7 questions with Johanna Senyk of Wanda Nylon, the designer to watch at Paris Fashion Week
Before plastic circled back from the '60s and onto the spring/summer 2018 runways of Burberry, Prada, and Fendi, there was a Paris-based designer who had quietly launched her label with the material as its cornerstone.
Born in 2012, Wanda Nylon is the brainchild of Johanna Senyk (and then-partner Peter Hornstein), of which the duo started out specialising in raincoats, offering up a modish take on wet weather wear. But, to lump them together with today's see-through garments proliferating the catwalks would be to do Senyk a disservice, for the designer even went as far as to co-develop a special polyeurathane to ensure that her pieces performed better than the existing products on the market.
Five years later, Senyk's growth has seen Wanda Nylon broaden its horizons — diving into ready-to-wear, marrying the brand's PVC beginnings with a newfound sense of eclecticism, and clinching the 2016 ANDAM Fashion Award. Once unassuming, the label is now anything but quiet; Wanda Nylon being one of the buzziest names on the scene. Here, we speak to the designer before her SS18 runway show at Paris Fashion Week.
What is the story behind the name Wanda Nylon?
I was a fan of stage names at [cabaret club] Crazy Horse, and I love the sound of it. I wanted a short Polish name — which reflects my roots — and I also wanted something technical; a name of a fabric. Hence, Wanda Nylon. It's so much more exciting to create clothes and live freely behind a name that isn't mine. It then becomes a name for all women who want to follow the spirit of the label. I think that from the moment your brand has a strong identity, people don't need to know who is actually behind it.
Six years ago, I was on my scooter in Paris on the way to an appointment with a client and I got drenched by the rain. It was then that the idea of rainwear became obvious to me. At the same time, I had also started to do research on clothes and the technicalities behind them. I like trying audacious combinations of patterns, colours, shapes and improbable fabrics as I have the desire to step out of my comfort zone.
Wanda Nylon does quite a lot of sheer garments. It's very sensual.
I think loving fabrics naturally leads to a form of sensuality. In fact, we often forget that clothing is something that caresses the skin and that sometimes evokes a form of sensorial pleasure — [it can] almost be seen as erotic.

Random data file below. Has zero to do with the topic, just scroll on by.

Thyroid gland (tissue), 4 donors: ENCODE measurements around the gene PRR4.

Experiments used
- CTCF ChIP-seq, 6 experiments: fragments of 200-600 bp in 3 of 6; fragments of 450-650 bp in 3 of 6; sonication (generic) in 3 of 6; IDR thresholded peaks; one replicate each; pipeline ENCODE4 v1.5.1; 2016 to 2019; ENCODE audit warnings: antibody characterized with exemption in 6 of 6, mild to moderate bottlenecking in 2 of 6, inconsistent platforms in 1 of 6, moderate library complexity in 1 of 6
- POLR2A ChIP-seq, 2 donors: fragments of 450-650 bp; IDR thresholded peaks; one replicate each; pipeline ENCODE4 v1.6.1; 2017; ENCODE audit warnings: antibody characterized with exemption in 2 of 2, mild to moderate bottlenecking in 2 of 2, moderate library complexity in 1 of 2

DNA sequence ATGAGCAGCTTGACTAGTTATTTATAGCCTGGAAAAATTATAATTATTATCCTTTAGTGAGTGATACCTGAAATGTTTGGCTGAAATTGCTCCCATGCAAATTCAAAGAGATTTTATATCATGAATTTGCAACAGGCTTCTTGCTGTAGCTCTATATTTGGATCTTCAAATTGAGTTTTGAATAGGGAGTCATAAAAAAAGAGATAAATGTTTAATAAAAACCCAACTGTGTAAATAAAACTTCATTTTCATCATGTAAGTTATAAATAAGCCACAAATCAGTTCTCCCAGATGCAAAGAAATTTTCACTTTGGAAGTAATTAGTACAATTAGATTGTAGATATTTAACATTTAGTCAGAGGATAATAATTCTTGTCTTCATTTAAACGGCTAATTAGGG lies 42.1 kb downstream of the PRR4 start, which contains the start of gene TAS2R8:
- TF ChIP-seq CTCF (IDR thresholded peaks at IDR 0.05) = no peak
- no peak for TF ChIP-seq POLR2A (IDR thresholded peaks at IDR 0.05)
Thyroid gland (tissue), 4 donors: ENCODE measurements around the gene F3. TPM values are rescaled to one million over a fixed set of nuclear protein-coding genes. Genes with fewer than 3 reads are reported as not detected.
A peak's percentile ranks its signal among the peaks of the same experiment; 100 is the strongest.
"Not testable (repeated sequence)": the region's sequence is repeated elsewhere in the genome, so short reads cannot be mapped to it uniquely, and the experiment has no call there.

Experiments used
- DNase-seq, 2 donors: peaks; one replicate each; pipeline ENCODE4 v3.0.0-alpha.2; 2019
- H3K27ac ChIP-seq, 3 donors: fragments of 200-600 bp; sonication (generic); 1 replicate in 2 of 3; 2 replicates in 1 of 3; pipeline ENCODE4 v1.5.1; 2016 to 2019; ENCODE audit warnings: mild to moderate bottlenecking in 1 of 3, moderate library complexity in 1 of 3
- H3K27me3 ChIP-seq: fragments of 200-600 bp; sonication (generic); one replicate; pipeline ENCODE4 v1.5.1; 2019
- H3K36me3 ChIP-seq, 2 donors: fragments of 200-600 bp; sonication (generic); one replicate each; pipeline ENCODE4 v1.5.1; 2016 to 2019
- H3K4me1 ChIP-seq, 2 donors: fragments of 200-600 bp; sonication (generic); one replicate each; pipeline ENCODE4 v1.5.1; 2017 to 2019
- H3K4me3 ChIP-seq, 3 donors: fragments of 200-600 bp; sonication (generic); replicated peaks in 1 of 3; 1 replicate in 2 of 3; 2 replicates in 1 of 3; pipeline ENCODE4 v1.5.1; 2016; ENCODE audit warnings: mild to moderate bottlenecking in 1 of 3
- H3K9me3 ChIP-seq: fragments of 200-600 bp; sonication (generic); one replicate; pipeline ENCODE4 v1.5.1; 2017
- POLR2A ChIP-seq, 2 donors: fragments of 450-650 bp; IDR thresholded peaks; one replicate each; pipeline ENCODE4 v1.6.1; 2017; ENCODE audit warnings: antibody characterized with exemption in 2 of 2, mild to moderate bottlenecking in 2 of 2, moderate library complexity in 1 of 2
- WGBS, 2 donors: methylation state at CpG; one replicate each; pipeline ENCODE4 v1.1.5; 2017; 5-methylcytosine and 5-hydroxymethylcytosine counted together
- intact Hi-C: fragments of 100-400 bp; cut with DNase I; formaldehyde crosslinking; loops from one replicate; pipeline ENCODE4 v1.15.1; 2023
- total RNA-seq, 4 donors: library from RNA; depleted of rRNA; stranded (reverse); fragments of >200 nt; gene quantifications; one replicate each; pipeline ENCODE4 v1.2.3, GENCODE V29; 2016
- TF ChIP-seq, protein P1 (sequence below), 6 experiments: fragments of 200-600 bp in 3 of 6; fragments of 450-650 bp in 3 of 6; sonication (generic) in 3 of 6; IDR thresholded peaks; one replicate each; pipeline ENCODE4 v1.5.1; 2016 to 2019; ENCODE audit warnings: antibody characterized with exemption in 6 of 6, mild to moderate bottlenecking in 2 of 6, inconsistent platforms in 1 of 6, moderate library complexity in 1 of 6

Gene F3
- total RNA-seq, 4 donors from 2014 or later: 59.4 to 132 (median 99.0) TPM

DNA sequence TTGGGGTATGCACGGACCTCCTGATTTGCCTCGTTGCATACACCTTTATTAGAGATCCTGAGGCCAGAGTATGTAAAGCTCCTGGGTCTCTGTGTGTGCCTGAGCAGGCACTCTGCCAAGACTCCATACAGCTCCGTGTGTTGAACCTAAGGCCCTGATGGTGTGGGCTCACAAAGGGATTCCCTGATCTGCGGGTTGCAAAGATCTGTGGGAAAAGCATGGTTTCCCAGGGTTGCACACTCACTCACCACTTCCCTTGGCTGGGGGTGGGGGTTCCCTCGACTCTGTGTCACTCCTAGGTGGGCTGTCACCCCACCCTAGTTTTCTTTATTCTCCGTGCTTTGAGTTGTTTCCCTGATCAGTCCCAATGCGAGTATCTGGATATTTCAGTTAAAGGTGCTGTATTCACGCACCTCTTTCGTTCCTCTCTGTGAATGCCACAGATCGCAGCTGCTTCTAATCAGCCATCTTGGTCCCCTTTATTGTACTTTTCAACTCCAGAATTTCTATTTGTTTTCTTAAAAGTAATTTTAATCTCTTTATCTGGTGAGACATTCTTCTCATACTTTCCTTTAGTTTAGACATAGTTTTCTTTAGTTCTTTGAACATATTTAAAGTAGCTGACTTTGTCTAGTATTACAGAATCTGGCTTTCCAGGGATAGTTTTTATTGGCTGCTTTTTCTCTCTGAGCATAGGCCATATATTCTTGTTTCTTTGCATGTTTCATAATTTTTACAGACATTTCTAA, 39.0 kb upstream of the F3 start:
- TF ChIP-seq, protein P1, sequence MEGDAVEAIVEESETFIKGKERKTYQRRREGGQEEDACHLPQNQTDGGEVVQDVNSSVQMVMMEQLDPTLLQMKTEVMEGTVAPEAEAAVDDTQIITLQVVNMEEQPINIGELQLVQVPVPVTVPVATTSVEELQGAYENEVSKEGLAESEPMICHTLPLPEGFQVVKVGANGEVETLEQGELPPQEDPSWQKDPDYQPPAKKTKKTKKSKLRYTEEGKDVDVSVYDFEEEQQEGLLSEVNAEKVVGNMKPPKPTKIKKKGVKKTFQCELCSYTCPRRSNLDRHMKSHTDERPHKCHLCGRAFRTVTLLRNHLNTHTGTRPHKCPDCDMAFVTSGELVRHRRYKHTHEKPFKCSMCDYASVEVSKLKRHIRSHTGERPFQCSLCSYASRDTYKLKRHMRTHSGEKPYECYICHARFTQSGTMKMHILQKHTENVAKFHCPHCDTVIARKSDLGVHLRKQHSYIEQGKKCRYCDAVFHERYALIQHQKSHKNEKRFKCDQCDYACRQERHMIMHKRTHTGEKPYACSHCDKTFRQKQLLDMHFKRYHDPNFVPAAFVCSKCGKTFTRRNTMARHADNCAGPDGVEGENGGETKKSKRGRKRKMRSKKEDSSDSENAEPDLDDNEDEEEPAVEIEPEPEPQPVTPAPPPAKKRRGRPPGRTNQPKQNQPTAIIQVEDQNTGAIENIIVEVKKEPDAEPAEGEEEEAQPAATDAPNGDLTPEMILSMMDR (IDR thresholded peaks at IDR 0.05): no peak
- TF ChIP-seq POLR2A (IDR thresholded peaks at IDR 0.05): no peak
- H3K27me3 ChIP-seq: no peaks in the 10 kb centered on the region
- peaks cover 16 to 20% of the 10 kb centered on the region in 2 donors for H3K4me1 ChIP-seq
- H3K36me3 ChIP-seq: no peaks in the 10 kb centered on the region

You started out by developing your own material — how sustainable is that for an independent label?
Time is the most problematic obstacle. Things require a lot of testing and sometimes, ideas that do not come about until a few seasons later. Right now, I am focusing more on volume and silhouettes. I am [trying] to work with materials like cashmere or silk, and my challenge is to make these noble materials more modern; to put a twist on them. I always look for a new playground and stimulating challenges to break classic codes.
What are the challenges a designer faces today?
To have the courage to not make compromises and to not be influenced; to remain autonomous and intuitive in your own choices.
Having had a hand in launching Anthony Vaccarello's eponymous label, was the process any easier when it came to Wanda Nylon?
No it wasn't, and if it was it would have been less funny! Starting my label was the hardest thing I've done and it is very difficult to adhere to fixed dates. Today, a designer must have a varied spectrum of skills: He must know how to sew, have knowledge of patternmaking, business sense and know-how to recruit and manage teams. One must also be able to communicate well and be constant and honest in his approach. The skills necessary to build a label really goes beyond creativity, imagination and design. I learned certain things by making mistakes — one must definitely be very passionate and completely crazy to do what I do.
What are your dreams for the brand in the near future?
I want the whole team to stay happy and united; to have a little bubble of joy in the office.